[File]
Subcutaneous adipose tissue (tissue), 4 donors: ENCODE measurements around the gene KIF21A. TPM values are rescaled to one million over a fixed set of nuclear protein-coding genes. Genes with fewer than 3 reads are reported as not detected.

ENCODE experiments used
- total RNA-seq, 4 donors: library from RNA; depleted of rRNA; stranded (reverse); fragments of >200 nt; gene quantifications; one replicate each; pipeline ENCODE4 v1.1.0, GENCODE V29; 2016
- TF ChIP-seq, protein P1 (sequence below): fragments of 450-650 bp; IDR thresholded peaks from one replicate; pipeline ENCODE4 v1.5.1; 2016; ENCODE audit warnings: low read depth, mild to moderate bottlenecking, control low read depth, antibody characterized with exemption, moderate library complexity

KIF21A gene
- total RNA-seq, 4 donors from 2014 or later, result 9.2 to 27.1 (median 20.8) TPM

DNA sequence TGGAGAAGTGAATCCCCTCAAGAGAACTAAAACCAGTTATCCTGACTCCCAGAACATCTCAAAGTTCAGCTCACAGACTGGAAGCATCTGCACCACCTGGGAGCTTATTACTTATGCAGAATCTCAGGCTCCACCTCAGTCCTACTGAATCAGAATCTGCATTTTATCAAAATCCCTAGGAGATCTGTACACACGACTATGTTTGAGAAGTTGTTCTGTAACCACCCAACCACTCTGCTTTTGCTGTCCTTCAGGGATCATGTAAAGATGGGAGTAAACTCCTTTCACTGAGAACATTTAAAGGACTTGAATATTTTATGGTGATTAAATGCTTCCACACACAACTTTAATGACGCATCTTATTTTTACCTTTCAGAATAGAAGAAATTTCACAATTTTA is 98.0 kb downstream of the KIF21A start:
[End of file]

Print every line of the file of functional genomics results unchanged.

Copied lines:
Subcutaneous adipose tissue (tissue), 4 donors: ENCODE measurements around the gene KIF21A. TPM values are rescaled to one million over a fixed set of nuclear protein-coding genes. Genes with fewer than 3 reads are reported as not detected.

ENCODE experiments used
- total RNA-seq, 4 donors: library from RNA; depleted of rRNA; stranded (reverse); fragments of >200 nt; gene quantifications; one replicate each; pipeline ENCODE4 v1.1.0, GENCODE V29; 2016
- TF ChIP-seq, protein P1 (sequence below): fragments of 450-650 bp; IDR thresholded peaks from one replicate; pipeline ENCODE4 v1.5.1; 2016; ENCODE audit warnings: low read depth, mild to moderate bottlenecking, control low read depth, antibody characterized with exemption, moderate library complexity

KIF21A gene
- total RNA-seq, 4 donors from 2014 or later, result 9.2 to 27.1 (median 20.8) TPM

DNA sequence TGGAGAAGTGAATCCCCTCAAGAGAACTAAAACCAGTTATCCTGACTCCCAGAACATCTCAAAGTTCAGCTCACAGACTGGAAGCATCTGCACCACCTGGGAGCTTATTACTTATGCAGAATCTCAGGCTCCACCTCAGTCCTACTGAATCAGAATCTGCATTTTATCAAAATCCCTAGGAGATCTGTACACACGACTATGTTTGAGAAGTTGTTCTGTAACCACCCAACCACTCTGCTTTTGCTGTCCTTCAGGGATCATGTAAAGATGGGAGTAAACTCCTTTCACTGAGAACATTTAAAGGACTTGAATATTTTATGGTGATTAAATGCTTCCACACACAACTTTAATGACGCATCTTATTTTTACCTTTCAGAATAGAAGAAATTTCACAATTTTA is 98.0 kb downstream of the KIF21A start: